We copy the following from the Philadelphia Ledger : A few days ago, a gentleman advertised for a clerk. By the close of the first day on which the advertisement appeared there were four hundred and eighteen applicants for the one clerkship. This afforded a very forcible illustration of the extent to which the occupation of clerking and bookkeeping is overstocked. But a few months since the head of a business establishment, who wished some help in the way of writing, but in which some literary ability was required, advertised for an assistant at a moderate salary, and having incidentally mentioned that the position might suit a lawyer or physician not in good practice, got more than a hundred applications, of which fifty-three were from young lawyers and doctors. Here was another illustration of an over-supply of the professional or genteel occupations. Another advertiser who wanted a person to take charge of the editorial work of a weekly paper, got fifty-seven applications, not more than half a dozen of the applicants being recognized newspaper writers, but nearly all of them being clerks, bookkeepers, and professional men. Still another advertised for two apprentices in a wheelwright and smith shop, in one of the semi-rural wards of the city, requesting applicants to give their address and age. He got three applications, but in every case the applicant was too old, two of them being over eighteen, and one nearly twenty. Still another advertised for an office boy, about fourteen years old, and had so many applicants that his place was crowded for more than five hours, and the applicants were of all ages, frommere children not more than twelve years old to full grown men of twenty-one. These are not very cheerful or encouraging signs. The present generation of young- men seem to have a strong aversion to every kind of trade, business, calling, or occupation that requires manual labor, and an equally strong tendency toward some so-called genteel employment or profession. The result is seen in such lamentable facts as those above stated—a surplus of bookkeepers and clerks of every kind who can get no employment, and are wasting their lives in the vain pursuit of what is not to be had, and a terrible over-stock of lawyers without practice and doctors without patients. The passion on the part of boys and young men to be clerks, office attendants, messengers, any thing, so that it is not work of the kind that will make them mechanics or tradesmen, is a deplorable sight to those who have full opportunities to see the distressing effects of it in the struggle for such employments by those unfortunates who have put it out of their power to do anything else, by neglecting to learn some permanent trade or business in which trained skill can always be turned to account. The applications for clerkships and similar positions in large establishments, are numerous beyond anything that would be thought of by those who have no chance to witness it. Pa rents and relatives, as well as the boys and young men themselves, seem to be afflicted with the same infatuation. To all such we say, that the worst advice you can give to your boy is to encourage him to be a clerk or a bookkeeper. At the best it is not a well-paid occupation. Very frequently it is among the poorest. This is the case when a clerk is fortunate enough to be employed, but if he should happen to be out of a place, then comes a weary scarcity, the fearful struggle with thousands of others looking for places; the never-ending disappointments, the hope deferred that makes the heart sick, the humiliations that take all the manhood out of poor souls, the privations of those who depend upon his earnings, and who have no resource when he is earning nothing. No father, no mother, no rela-. tive should wish to see their boys or kindred wasting their young lives in striving after the genteel positions that bring such trials and privations upon them in after life. It would almost seem that comment on the above facts and accompanying remarks is superfluous, but in daily received correspondence we frequently find inquiries for advice from those who think their talents are not properly appreciated and their efforts not adequately compensated. The state of affairs shown by the instances quoted by our cotemporary, we think, are not only easily explained, but are susceptible of improvement. One cause of it is innate laziness and the other foolish pride. There may be others, but these are theprinci-pal ones; the laziness that prevents a man from learning his chosen business, and the pride that prevents him from cTwosing one suited to his capacity and education. Yet the lazy often desire the most laborious places, and the proud those where they are the servants of servants. He who would turn up his nose in scorn at serving an apprenticeship at a trade where his hours of labor would be but ten at most, possibly only eight, out of the twenty-four, and who, at the expiration of three, four, or five years would be a competent workman worth a handsome compensation, possibly capable of acting as foreman, superintendent, or employer, chooses to agonize and struggle for a place in some mercantile business where he is. the drudge of his fellow employes, and almost a thrall to his employers for years, only to find himself a clerk for the best part if not the remainder of his life. As a journeyman in almost any mechanical business his pay would be absolutely greater than as a clerk, hisiours of labor would, in most cases, be less, his responsibilities less, and the wear and. tear on his body and mind less. But—the mechanic labors with his hands, and soils them, and wears overalls, and colored shirts, and rolls up his sleeves, and carries the honor- 170 able insignia of toil about with him, while the clerk may sometimes keep clean hands, and dress neatly, and show a White shirt front, and carry only a pencil behind his ear; consequently the choice of the show with its accompanying drudgery, rather than the substance with its independence. Within two weeks we have had calls from young men who have studied for the professions; two had studied law, one medicine. Bach wanted advice, and, if possible, aid; but although neither could succeed in his chosen prof ession, neither was willing to attempt manual or mechanical labor. What each wanted was either an insurance agency, a clerkship, traveling agency, or place as copyist—anything rather than soil the hands. We can point to men who write M. D. after their names who cannot compose a parseable English sentence. We know of members of the bar who do not understand the constitution of their country or the principles underlying it. These might have made good blacksmiths, or machinists, or carpenters, or ship-builders (though we much doubt it), but they might have been usefully employed in shoveling grave]. But after having chosen a mechanical profession, it is not seldom the case that the apprentice looks upon his term of apprenticeship as so many years of lost or wasted time. He does not care to learn. He seems to suppose that the practical knowledge of his business is, somehow, to grow into his apprehension without effort on his part To worry through the years of apprenticeship, with the least labor or effort to themselves and the least benefit to their employers, is really the principal study of some apprentices. They are not the only ones who look upon the years of apprenticeship in the same light. A letter received from a young man says he wants to become a machinist, but his father objects to his giving (?) three years to a trade. Possibly the time will come when mechanical labor and mechanical skill will be valued at their true worth, as compared with other employment and other aptness; but so long as our young men prefer to preserve soft and- clean hands as something more valuable than personal independence and a means of usefuJjsess.we look for no abatement in the number of applications for genteel places.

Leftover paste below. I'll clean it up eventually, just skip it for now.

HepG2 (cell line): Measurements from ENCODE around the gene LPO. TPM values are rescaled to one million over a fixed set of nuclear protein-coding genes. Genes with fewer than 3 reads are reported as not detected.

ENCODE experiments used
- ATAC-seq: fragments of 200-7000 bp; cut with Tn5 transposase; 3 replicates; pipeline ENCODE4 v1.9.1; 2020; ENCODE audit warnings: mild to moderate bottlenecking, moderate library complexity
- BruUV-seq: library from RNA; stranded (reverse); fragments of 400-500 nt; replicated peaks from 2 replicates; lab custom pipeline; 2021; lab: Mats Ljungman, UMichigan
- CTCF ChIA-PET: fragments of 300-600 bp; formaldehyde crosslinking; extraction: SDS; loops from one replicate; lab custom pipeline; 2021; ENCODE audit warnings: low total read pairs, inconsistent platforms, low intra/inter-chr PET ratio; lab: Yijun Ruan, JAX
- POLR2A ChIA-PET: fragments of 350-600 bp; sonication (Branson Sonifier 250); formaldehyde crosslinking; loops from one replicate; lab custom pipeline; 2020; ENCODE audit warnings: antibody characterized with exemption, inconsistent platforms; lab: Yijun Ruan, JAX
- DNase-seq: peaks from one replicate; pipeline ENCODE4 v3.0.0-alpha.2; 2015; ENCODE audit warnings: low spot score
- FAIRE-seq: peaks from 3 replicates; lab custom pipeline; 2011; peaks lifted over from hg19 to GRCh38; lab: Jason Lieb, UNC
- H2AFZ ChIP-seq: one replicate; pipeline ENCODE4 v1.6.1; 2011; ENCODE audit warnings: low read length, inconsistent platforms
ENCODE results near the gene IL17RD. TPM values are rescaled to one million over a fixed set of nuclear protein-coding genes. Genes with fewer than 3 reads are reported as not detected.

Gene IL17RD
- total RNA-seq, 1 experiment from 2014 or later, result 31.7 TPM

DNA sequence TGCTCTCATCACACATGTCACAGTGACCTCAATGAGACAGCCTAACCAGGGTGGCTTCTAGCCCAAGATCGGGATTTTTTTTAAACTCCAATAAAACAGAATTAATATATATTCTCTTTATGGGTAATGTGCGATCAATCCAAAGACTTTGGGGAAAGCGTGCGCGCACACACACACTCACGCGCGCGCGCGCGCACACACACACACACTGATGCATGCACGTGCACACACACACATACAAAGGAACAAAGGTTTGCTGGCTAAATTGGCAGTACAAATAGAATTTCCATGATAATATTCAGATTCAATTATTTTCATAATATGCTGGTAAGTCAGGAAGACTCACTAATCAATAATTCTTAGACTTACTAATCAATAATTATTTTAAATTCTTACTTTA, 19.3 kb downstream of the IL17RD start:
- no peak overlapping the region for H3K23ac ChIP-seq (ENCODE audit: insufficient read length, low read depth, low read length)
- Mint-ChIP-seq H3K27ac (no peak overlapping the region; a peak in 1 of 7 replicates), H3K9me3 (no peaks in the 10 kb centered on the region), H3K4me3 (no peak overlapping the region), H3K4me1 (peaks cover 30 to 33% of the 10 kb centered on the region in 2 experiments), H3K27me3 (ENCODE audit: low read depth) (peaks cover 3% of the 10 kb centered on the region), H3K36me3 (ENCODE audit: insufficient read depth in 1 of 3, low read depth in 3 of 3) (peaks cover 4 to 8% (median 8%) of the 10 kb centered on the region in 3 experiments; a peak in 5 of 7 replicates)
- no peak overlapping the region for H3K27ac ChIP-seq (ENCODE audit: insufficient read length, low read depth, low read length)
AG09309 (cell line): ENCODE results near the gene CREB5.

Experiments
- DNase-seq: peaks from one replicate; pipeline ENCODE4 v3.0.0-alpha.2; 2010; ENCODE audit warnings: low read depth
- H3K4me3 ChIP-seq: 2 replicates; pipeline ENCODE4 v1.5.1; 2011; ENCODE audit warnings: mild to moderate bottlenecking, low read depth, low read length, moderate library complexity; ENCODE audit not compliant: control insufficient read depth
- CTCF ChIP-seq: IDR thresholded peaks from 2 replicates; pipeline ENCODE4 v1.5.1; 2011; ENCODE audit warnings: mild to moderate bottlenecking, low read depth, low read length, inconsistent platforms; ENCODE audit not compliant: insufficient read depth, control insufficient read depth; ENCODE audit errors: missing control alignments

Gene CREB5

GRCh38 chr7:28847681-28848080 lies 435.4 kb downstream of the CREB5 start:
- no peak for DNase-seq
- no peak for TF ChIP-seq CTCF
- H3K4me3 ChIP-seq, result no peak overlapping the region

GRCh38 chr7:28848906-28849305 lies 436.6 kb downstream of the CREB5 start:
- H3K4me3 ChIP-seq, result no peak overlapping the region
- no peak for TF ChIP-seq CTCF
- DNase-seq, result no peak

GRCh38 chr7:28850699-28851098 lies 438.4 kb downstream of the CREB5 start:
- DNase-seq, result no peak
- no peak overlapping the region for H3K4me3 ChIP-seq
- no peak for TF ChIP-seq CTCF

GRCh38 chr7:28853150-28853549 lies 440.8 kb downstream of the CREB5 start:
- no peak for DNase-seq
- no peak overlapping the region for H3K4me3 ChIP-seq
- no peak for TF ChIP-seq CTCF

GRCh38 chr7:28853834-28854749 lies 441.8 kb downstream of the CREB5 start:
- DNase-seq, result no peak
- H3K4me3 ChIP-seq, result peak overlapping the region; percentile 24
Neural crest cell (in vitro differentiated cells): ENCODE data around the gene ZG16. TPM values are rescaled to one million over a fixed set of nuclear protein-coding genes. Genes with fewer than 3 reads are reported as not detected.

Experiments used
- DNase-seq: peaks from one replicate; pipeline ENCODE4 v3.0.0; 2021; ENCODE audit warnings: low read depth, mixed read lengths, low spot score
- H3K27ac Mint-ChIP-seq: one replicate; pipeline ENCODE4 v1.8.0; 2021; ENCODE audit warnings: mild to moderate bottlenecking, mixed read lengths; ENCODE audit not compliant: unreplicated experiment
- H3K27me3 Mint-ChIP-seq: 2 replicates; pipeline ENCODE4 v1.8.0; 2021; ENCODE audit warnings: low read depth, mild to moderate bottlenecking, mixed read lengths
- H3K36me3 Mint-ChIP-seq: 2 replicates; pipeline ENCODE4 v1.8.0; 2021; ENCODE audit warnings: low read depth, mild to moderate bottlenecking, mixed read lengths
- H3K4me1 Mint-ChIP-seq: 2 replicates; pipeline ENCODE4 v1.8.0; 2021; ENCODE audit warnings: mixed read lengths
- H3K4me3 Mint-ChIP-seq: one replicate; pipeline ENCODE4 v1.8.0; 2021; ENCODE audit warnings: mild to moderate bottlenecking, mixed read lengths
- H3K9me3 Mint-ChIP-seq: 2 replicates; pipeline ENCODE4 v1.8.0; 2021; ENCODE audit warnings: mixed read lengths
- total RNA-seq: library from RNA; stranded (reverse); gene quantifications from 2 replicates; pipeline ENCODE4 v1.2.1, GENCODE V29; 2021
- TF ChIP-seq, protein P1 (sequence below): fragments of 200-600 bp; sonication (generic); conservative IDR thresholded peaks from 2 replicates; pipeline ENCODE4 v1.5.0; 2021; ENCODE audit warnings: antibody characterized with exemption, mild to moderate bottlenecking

This article was originally published with the title "Why is Mechanical Labor Objectionable?" in Scientific American 20, 11, 169-170 (March 1869)